Laura Poitras’ Oscar-nominated film »All the Beauty and the Bloodshed« is an epic, emotional and interconnected story about internationally renowned artist and activist Nan Goldin. Told through intimate interviews, photography, and footage, central to the story is her personal fight to hold the Sackler family accountable for the opioid crisis. The film cuts to the bone with its incandescent celebration of life and condemnation of those who threaten it. Art and activism are one and the same. 

Helping to interweave Goldin’s past and present, multi-disciplinary duo Soundwalk Collective soundtrack her personal and political struggles to sublime effect. The contemporary sonic arts platform of founder and artist Stephan Crasneanscki and producer Simone Merli, the pair work with a rotating constellation of artists and musicians, developing site-and-context-specific sound projects through which to examine conceptual, literary, or artistic themes. And for all the beauty and the bloodshed on show here, the duo strike the balance just right; their compositions in collaboration with Zacharias Falkenberg and Johannes Malfatti producing a trance that oscillates between grace and madness. 

Within the score, Crasneanscki draws connections with the life and work of German poet Friedrich Hölderlin, who was removed from society through confinement in institutions. In his last poems, written as fragments while he was plagued by mental illness, Hölderlin renders nature, in all its fragility and ephemerality. Similar themes merge in Laura’s portrait of Goldin and serve as an inspiration for the composition of the choral songs and cantus within the soundtrack. Through the repetition of words and the layering of voices, the lyric scansion operates like a language possessed, echoing various styles from sacred music to modern minimalist techniques. The music is characterised by quivering strings and swells, de-tuning and lingering, shifting around the surreal, and creating a spectrum of musical experience. Exerts of Nan’s narration are featured in two of the tracks, her powerful narration offering a more direct approach to the storytelling.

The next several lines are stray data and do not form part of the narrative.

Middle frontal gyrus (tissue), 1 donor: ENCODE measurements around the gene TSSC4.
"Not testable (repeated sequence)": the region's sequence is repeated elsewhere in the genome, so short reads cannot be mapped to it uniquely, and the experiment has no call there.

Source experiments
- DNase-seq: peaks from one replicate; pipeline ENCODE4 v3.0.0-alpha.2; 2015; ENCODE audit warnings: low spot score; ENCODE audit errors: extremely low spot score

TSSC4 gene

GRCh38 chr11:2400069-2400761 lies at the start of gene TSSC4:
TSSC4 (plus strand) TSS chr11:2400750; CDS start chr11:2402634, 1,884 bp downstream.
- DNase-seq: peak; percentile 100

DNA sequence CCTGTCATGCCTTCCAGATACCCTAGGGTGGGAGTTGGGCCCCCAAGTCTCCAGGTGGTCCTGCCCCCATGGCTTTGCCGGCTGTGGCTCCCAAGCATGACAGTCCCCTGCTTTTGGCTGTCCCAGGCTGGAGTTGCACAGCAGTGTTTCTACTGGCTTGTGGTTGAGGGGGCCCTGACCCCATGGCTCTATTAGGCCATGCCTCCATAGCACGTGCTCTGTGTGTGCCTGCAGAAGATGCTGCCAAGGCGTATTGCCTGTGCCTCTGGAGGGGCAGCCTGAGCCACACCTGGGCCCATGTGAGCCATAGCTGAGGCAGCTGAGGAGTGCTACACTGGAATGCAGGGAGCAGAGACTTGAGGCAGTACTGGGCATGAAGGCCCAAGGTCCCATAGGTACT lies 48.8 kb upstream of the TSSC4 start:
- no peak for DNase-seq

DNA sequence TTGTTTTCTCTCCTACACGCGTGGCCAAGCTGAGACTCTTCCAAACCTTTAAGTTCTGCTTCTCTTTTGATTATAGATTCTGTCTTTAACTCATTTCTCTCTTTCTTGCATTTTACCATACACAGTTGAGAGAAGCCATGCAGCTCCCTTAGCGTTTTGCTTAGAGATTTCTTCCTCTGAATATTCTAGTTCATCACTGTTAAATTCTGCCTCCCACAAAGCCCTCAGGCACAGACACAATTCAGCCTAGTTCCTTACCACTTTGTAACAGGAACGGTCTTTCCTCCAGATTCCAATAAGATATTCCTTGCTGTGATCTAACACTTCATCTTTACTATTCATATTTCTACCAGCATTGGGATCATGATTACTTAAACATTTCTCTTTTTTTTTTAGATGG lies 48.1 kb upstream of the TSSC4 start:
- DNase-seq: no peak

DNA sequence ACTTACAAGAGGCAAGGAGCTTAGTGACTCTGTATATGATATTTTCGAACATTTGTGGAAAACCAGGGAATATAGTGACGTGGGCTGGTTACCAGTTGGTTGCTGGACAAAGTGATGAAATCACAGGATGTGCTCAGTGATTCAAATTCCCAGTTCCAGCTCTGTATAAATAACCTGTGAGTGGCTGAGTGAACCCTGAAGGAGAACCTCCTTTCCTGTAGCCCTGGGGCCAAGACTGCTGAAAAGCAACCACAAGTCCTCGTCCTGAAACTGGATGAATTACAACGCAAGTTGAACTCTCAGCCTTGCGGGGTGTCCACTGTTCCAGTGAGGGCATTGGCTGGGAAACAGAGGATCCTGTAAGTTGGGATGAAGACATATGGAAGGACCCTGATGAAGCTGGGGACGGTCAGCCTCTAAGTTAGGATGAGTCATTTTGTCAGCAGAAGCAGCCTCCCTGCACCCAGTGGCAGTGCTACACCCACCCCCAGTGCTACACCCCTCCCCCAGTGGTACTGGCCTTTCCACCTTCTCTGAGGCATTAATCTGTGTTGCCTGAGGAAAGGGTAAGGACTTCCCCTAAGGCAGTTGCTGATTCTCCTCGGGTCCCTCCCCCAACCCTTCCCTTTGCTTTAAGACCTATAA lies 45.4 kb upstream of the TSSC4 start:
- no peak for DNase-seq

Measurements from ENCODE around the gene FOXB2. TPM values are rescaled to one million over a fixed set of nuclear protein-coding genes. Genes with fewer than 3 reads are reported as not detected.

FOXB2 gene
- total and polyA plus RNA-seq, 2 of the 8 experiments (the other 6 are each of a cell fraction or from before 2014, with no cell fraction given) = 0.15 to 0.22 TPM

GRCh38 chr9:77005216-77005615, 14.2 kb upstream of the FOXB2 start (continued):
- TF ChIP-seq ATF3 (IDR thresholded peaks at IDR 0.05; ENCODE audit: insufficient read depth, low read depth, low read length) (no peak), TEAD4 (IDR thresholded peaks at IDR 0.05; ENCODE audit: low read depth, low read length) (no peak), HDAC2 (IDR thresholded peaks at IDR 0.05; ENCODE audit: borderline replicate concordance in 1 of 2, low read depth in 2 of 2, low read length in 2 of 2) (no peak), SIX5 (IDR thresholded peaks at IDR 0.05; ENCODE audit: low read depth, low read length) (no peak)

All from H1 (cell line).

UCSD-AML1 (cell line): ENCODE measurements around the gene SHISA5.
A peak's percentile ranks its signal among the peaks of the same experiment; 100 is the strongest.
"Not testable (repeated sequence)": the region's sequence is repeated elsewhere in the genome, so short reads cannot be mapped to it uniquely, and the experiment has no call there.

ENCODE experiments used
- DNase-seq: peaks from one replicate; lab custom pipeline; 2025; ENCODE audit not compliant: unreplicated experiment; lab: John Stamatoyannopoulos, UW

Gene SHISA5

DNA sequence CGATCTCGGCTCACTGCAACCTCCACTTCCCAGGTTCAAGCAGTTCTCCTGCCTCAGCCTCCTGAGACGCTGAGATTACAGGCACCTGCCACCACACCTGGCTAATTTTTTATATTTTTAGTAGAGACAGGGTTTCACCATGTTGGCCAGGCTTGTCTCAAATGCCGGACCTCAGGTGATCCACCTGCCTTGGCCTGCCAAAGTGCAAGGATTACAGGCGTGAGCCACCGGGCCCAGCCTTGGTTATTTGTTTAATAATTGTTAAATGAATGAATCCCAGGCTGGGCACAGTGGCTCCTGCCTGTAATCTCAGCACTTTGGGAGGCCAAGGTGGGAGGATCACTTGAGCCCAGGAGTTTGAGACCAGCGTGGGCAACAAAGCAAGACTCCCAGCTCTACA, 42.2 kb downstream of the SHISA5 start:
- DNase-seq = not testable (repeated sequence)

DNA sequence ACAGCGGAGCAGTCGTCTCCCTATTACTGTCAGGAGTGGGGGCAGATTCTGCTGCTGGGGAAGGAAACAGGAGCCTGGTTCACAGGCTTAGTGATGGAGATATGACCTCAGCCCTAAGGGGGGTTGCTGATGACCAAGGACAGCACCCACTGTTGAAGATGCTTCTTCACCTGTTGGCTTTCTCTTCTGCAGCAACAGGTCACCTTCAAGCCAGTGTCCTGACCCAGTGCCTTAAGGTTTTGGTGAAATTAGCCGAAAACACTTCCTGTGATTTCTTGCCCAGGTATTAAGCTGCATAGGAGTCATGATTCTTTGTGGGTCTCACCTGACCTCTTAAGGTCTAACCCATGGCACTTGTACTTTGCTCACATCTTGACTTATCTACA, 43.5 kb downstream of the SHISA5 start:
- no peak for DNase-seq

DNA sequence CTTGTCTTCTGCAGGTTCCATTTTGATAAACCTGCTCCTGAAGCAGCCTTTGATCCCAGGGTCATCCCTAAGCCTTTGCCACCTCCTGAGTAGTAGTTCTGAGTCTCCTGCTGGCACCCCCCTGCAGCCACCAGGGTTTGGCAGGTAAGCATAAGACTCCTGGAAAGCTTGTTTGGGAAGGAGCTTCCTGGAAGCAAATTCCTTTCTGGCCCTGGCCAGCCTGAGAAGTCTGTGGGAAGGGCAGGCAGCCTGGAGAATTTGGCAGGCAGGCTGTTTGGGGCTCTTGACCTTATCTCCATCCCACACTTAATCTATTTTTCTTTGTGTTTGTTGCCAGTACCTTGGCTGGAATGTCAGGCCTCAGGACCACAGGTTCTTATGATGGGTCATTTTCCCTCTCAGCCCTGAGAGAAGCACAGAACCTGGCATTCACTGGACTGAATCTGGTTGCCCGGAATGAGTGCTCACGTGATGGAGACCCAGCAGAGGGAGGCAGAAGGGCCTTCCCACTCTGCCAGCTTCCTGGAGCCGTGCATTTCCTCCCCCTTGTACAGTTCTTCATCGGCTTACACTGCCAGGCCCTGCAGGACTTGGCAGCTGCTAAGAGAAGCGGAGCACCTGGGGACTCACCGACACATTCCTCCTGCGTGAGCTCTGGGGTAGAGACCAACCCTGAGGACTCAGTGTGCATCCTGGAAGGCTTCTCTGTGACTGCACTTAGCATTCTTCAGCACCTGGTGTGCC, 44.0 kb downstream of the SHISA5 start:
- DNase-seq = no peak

In »All the Beauty and the Bloodshed,« Poitras shows protest is really Goldin’s great artwork: Her entire life had been leading to this moment of passionate expression, an inspired situationist gesture which fused the personal and the political. Art can change the world, which Poitras and Goldin tell us with powerful results. While there are multiple threads in this remarkable portrait which could have carried entire films, the soundtrack provides a sonic identity that helps keep track of proceedings. Utterly unique in their approach, Soundwalk Collective have delivered a gripping and thoughtful score, helping turn Goldin’s personal pain into culture-rattling impact.

A1 Half Of Life
A2 Schimmer Sanft Den Klang Des Tages
A3 The Land And The Sea
A4 Sisters I – Feat. Nan Goldin
A5 Des Geistes Werden
B1 Before The Light
B2 Witnesses
B3 Zeitgeist
B4 To Zimmer
B5 Sisters Ii – Feat. Nan Goldin

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Elska Issue 42 Almaty Kazakhstan. Liam Campbell (Ed.)

Posted in magazines, photography, travel, writing on November 10th, 2023
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This issue was made in Almaty, the largest city in Kazakhstan and a burgeoning centre of LGBTQ culture in Central Asia. This is the sort of place that we expect the bulk of our readership to know little about, and before coming here we were also rather in the dark. 

‘Elska Almaty’ features ten chapters, dedicated to the following local participants: Zhassulan S, Nicholas S, Aski K, Roman P, Nurzhan T, Denis Z, Sanzhar A, Samgat A, Edward S, and Nan N.

Ten ordinary local boys from this city’s LGBTQ community, shot both in the city streets and at home, dressed in their own style and often not dressed at all. Each also contributed a personal story, written themselves in either Kazakh or Russian (and followed by English translations) on any subject of their choosing, enabling an even closer connection. These texts touch upon a variety of topics, from stories of falling in love with a closeted celebrity, to chronicles of learning to not just live but flourish as an HIV-positive person, to tales of being a dedicated cat dad who can’t stop growing his feline family. 

Extra special thanks this issue goes to: Josiah Blackmore, Frank Dalton, Joe Pinto.

elskamagazine.com